In her own work and with her company, Tess de Quincey, generates for audiences states of being that are hard to label. The performers move with a mix of eloquent grace and involuntary quivering, but are they dancing? They appear to see, to respond, but to what? Things we can't see—remembered, re-lived, conjured? They don't speak, but what are they signalling? Somehow, the intensity of their sheer otherness transmits itself to the bodies of the audience who then share a sense of contemplation, of reverie and risk as performers find themselves in positions that consume them but demand balance and then its loss and release before another or the same state again takes them. I'm often utterly at one with de Quincey's creations, but not with Triptych. Here is a work with all the appearances of an embracing totality: the three large passages of the title, themes of air (projected images of the windswept dance of jacaranda flowers), electricity (a pulsing oscilloscope) and water (a somnolent ocean), four dancers, the uniformity of designer jeans and tops beneath kimonos, the music of Chris Abrahams throughout, and large scale projections in each scene on three mobile screens whose repositioning moves the audience about the performing space (variously opening up or shutting down perspectives).

But appearances are deceptive and although the performers enter their various states with all the commitment and precision you'd expect, the outcome is a collection of solos, occasional duets (Victoria Hunt and Linda Luke working in taut parallels in one passage against Robin Fox's dancing oscilloscopery and Abrahams Fox-ish score), and all too rare moments of communality. Once I'd made a rational decision not to be distracted by the illusion of totality, the scale of the projections or the volume of the music, or taking too many performers in at once, I could focus on the pleasures and tensions realised in individual performances—Peter Fraser's querulous self-interrogation, awed, erect, then crawling; Linda Luke's rough-hewn assertions of and delight in risk; Lizzie Thompson, a fine dancer, here tremulous, unformed as yet in the world of Body Weather; Victoria Hunt's muscular interiority with its long-held, acutely shaped tensions in the final scene. For me, at its best Triptych provided a kind of un-anchored shamanism, a performance of momentary pleasures and interrupted reveries. For others, it was ecstasy.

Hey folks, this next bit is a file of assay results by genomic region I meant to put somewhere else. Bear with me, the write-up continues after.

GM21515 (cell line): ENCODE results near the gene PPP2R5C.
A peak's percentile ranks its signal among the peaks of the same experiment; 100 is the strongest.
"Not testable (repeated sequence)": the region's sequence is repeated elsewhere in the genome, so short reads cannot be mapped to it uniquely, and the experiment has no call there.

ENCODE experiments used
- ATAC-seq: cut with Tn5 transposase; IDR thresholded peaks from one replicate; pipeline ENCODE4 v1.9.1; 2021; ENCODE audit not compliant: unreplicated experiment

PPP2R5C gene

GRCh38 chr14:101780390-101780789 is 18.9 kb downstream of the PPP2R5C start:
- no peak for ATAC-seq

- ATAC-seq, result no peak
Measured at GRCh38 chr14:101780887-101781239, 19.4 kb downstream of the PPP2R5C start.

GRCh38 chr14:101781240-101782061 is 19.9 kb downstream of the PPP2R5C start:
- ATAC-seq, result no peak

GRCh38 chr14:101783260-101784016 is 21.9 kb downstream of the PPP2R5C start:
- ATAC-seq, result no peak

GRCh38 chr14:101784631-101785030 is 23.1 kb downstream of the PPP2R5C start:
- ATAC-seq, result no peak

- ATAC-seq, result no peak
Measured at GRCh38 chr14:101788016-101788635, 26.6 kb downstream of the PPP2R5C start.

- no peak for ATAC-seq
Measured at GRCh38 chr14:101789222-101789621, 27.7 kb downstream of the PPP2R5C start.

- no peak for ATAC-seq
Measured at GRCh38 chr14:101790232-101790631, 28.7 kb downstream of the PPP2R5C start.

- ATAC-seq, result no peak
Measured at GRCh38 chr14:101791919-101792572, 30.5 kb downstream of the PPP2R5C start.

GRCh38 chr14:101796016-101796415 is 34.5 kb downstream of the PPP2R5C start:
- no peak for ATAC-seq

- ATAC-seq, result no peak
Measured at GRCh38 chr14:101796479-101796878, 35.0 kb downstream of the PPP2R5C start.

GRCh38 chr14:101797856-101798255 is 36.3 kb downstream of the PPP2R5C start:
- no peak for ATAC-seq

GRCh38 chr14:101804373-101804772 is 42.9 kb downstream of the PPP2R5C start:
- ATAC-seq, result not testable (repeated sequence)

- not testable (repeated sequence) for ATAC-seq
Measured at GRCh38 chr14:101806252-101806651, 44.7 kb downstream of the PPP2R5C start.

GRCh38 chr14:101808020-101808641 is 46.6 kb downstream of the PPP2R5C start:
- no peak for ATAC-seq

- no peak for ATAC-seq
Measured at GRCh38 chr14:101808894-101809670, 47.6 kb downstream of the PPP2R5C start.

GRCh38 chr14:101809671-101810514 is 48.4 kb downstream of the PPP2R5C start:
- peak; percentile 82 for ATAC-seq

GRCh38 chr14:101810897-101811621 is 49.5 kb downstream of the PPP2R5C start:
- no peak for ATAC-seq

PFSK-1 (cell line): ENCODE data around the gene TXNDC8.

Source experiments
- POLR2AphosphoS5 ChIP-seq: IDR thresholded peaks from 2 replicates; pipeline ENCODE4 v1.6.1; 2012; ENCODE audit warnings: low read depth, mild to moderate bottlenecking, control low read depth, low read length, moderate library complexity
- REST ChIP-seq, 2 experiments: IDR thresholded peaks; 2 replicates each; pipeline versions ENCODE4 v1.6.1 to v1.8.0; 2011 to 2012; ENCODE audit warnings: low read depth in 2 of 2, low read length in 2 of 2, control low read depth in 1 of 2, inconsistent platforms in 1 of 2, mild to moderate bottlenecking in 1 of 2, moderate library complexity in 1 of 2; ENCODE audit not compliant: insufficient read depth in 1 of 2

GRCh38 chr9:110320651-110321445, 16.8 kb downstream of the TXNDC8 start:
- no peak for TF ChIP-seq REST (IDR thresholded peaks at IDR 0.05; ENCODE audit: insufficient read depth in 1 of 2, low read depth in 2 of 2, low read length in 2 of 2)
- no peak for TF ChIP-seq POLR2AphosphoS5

Highway Rock'n'Roll Disaster, The Border Project Highway Rock'n'Roll Disaster, The Border Project
the border project: highway rock'n'roll disaster